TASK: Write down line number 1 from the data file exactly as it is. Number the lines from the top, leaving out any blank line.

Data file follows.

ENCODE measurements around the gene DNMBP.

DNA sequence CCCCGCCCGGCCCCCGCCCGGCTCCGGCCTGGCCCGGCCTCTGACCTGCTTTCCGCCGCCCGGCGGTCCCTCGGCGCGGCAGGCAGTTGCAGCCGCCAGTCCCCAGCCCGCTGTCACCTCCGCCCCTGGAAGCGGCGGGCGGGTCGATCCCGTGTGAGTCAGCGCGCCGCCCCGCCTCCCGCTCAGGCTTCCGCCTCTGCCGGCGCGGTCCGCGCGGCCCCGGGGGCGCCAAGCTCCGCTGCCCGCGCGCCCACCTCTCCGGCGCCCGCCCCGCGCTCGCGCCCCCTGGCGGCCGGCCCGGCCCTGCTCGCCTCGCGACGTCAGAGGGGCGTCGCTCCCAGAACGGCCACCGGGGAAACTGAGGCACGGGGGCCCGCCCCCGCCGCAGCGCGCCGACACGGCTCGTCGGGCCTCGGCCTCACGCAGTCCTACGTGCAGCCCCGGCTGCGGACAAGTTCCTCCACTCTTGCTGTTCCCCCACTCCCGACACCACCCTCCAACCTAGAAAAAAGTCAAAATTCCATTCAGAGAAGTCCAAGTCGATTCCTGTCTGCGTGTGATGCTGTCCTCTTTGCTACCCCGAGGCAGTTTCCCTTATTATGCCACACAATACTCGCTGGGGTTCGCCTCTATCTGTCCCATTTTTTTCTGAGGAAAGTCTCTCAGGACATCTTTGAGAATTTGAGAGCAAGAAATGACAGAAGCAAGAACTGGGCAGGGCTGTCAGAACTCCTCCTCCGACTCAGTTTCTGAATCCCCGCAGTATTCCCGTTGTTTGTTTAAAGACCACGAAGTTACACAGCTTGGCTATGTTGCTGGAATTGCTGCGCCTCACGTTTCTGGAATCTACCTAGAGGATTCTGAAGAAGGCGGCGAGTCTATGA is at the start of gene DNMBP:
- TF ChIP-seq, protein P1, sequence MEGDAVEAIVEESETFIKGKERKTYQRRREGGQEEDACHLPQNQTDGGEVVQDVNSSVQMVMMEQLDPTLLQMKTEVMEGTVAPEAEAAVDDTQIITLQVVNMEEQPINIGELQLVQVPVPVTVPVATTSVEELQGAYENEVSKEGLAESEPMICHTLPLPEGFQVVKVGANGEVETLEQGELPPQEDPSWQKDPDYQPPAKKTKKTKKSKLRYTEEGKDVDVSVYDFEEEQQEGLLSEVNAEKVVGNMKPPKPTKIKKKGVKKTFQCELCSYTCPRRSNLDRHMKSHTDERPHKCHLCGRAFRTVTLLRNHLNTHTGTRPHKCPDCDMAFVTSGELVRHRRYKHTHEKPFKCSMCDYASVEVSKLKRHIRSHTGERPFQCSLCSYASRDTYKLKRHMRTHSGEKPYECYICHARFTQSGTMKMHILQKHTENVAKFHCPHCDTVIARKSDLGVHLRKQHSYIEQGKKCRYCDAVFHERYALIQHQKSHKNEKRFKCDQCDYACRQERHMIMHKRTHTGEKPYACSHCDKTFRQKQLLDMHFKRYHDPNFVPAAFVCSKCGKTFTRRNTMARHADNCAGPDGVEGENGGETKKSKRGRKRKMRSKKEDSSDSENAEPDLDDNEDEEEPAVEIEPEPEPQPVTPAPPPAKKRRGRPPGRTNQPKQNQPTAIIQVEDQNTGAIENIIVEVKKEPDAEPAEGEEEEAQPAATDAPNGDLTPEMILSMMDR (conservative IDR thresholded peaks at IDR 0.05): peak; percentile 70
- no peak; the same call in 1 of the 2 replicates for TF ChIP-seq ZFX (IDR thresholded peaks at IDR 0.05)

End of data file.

ENCODE measurements around the gene DNMBP.